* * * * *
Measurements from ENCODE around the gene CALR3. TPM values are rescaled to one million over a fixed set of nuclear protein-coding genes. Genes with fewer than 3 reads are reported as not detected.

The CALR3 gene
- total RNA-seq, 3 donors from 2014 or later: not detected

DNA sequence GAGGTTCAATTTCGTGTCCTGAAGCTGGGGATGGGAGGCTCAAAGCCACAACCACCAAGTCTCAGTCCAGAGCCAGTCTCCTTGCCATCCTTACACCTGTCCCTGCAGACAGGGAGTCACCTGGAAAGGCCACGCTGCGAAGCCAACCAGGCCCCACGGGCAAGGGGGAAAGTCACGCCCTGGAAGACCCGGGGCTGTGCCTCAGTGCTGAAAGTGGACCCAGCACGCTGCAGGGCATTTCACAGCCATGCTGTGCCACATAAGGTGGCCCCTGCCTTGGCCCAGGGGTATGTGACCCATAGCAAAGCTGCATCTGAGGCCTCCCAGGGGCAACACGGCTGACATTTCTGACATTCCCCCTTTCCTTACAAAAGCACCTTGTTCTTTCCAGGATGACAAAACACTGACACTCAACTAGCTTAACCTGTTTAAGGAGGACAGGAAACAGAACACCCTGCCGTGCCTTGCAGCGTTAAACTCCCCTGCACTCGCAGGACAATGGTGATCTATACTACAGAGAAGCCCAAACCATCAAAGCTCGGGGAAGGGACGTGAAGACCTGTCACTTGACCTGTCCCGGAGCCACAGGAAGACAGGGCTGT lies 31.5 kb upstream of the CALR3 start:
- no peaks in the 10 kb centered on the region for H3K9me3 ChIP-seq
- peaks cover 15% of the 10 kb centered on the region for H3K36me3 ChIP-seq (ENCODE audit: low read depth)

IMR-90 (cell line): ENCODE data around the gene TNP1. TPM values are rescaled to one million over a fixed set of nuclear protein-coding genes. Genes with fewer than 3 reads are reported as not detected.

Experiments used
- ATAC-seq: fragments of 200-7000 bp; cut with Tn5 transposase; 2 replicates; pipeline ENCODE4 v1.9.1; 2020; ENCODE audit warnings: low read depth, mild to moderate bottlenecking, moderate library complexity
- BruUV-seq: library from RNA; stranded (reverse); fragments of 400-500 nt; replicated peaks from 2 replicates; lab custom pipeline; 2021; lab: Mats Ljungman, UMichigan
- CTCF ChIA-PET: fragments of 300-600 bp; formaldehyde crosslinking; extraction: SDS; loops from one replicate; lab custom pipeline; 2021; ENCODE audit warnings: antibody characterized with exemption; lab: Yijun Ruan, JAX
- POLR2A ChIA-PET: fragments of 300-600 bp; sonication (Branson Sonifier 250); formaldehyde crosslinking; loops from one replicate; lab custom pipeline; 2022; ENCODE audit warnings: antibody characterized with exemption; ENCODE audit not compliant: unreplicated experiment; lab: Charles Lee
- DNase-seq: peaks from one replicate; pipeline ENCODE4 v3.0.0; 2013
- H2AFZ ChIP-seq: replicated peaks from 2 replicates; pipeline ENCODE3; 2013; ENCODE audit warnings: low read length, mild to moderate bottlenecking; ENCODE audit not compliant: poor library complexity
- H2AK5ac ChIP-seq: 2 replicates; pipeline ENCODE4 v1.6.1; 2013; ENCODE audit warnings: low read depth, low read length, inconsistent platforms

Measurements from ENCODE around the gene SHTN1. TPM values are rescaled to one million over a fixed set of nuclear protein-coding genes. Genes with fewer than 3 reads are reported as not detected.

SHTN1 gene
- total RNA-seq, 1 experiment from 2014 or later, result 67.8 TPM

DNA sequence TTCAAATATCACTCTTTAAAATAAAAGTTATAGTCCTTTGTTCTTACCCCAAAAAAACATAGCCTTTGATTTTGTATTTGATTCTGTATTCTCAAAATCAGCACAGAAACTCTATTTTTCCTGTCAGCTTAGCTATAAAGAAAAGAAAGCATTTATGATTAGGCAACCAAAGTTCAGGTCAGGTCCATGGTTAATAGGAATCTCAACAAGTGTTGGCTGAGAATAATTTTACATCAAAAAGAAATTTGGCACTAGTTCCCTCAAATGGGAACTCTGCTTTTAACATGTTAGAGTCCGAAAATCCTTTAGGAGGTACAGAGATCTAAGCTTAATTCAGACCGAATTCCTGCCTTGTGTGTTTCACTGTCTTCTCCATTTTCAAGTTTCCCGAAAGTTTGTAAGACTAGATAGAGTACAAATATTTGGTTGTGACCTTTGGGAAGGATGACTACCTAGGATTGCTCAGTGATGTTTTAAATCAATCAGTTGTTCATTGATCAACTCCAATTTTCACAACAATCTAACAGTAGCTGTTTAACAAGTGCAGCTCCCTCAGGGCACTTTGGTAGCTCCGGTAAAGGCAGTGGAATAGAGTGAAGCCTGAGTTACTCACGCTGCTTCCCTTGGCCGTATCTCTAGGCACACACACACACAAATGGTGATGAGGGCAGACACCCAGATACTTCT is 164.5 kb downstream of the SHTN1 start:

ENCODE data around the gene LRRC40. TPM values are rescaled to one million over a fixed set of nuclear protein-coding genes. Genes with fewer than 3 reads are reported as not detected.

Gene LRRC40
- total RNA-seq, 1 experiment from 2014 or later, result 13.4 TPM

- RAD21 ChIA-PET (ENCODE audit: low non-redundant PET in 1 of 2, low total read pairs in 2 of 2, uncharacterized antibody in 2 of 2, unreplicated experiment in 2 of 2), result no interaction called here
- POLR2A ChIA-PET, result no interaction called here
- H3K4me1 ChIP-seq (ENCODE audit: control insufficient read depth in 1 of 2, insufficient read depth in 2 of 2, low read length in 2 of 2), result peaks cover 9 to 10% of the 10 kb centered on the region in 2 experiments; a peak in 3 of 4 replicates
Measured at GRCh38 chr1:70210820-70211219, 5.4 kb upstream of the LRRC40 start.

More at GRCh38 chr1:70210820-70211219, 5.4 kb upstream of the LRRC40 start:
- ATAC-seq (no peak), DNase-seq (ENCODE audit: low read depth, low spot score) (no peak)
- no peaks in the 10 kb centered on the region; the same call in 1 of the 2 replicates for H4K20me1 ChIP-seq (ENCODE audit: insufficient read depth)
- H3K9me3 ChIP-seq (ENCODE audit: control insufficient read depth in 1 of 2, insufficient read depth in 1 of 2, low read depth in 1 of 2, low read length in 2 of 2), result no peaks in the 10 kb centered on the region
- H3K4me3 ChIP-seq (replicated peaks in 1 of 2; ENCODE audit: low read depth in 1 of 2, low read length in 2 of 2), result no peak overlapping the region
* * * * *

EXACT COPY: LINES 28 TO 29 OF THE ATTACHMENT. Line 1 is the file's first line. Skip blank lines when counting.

- ATAC-seq (no peak), DNase-seq (ENCODE audit: low read depth, low spot score) (no peak)
- no peaks in the 10 kb centered on the region; the same call in 1 of the 2 replicates for H4K20me1 ChIP-seq (ENCODE audit: insufficient read depth)